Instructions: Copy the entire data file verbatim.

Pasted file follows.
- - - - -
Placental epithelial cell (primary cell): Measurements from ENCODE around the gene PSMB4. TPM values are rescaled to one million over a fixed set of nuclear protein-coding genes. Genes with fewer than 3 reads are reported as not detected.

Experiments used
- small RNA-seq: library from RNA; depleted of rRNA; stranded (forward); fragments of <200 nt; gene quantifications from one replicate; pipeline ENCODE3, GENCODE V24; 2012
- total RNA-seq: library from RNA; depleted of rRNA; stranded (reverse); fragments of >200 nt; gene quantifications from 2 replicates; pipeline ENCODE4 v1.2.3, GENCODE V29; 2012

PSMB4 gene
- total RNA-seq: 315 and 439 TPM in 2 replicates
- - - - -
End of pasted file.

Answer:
Placental epithelial cell (primary cell): Measurements from ENCODE around the gene PSMB4. TPM values are rescaled to one million over a fixed set of nuclear protein-coding genes. Genes with fewer than 3 reads are reported as not detected.

Experiments used
- small RNA-seq: library from RNA; depleted of rRNA; stranded (forward); fragments of <200 nt; gene quantifications from one replicate; pipeline ENCODE3, GENCODE V24; 2012
- total RNA-seq: library from RNA; depleted of rRNA; stranded (reverse); fragments of >200 nt; gene quantifications from 2 replicates; pipeline ENCODE4 v1.2.3, GENCODE V29; 2012

PSMB4 gene
- total RNA-seq: 315 and 439 TPM in 2 replicates